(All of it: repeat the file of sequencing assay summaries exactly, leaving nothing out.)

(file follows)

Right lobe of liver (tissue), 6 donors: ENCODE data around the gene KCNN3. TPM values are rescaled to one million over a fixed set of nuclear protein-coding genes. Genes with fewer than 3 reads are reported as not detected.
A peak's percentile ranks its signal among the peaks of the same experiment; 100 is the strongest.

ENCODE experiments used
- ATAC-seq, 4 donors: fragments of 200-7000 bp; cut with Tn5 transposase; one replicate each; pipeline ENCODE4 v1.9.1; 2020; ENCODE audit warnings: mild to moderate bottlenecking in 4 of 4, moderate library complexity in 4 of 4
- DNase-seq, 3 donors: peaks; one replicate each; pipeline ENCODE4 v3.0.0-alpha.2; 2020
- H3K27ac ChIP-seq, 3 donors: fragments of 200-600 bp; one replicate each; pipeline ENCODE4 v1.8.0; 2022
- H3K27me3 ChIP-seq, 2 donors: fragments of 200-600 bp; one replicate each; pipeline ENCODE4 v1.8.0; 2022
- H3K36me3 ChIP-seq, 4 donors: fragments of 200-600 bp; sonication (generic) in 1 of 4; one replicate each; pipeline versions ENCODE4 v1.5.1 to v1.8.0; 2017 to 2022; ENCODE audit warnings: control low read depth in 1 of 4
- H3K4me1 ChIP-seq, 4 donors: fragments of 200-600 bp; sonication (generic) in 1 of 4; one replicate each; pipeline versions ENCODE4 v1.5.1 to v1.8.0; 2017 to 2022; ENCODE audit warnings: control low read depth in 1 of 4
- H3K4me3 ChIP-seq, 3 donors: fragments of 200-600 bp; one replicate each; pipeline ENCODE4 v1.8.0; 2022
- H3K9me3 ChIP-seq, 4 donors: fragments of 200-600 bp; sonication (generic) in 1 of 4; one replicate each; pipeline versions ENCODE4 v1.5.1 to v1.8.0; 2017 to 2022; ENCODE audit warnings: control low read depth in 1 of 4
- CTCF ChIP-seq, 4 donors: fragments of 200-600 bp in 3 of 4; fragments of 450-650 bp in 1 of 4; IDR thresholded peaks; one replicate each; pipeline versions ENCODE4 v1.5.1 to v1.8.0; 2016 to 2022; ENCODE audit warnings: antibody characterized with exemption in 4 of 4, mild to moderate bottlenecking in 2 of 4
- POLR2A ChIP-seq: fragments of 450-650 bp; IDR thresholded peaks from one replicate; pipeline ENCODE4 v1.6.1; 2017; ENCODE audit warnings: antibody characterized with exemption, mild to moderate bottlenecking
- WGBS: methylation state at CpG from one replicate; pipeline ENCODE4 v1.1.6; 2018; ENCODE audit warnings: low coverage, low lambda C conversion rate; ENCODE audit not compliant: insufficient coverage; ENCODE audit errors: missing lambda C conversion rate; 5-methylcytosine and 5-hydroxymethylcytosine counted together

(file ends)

Right lobe of liver (tissue), 6 donors: ENCODE data around the gene KCNN3. TPM values are rescaled to one million over a fixed set of nuclear protein-coding genes. Genes with fewer than 3 reads are reported as not detected.
A peak's percentile ranks its signal among the peaks of the same experiment; 100 is the strongest.

ENCODE experiments used
- ATAC-seq, 4 donors: fragments of 200-7000 bp; cut with Tn5 transposase; one replicate each; pipeline ENCODE4 v1.9.1; 2020; ENCODE audit warnings: mild to moderate bottlenecking in 4 of 4, moderate library complexity in 4 of 4
- DNase-seq, 3 donors: peaks; one replicate each; pipeline ENCODE4 v3.0.0-alpha.2; 2020
- H3K27ac ChIP-seq, 3 donors: fragments of 200-600 bp; one replicate each; pipeline ENCODE4 v1.8.0; 2022
- H3K27me3 ChIP-seq, 2 donors: fragments of 200-600 bp; one replicate each; pipeline ENCODE4 v1.8.0; 2022
- H3K36me3 ChIP-seq, 4 donors: fragments of 200-600 bp; sonication (generic) in 1 of 4; one replicate each; pipeline versions ENCODE4 v1.5.1 to v1.8.0; 2017 to 2022; ENCODE audit warnings: control low read depth in 1 of 4
- H3K4me1 ChIP-seq, 4 donors: fragments of 200-600 bp; sonication (generic) in 1 of 4; one replicate each; pipeline versions ENCODE4 v1.5.1 to v1.8.0; 2017 to 2022; ENCODE audit warnings: control low read depth in 1 of 4
- H3K4me3 ChIP-seq, 3 donors: fragments of 200-600 bp; one replicate each; pipeline ENCODE4 v1.8.0; 2022
- H3K9me3 ChIP-seq, 4 donors: fragments of 200-600 bp; sonication (generic) in 1 of 4; one replicate each; pipeline versions ENCODE4 v1.5.1 to v1.8.0; 2017 to 2022; ENCODE audit warnings: control low read depth in 1 of 4
- CTCF ChIP-seq, 4 donors: fragments of 200-600 bp in 3 of 4; fragments of 450-650 bp in 1 of 4; IDR thresholded peaks; one replicate each; pipeline versions ENCODE4 v1.5.1 to v1.8.0; 2016 to 2022; ENCODE audit warnings: antibody characterized with exemption in 4 of 4, mild to moderate bottlenecking in 2 of 4
- POLR2A ChIP-seq: fragments of 450-650 bp; IDR thresholded peaks from one replicate; pipeline ENCODE4 v1.6.1; 2017; ENCODE audit warnings: antibody characterized with exemption, mild to moderate bottlenecking
- WGBS: methylation state at CpG from one replicate; pipeline ENCODE4 v1.1.6; 2018; ENCODE audit warnings: low coverage, low lambda C conversion rate; ENCODE audit not compliant: insufficient coverage; ENCODE audit errors: missing lambda C conversion rate; 5-methylcytosine and 5-hydroxymethylcytosine counted together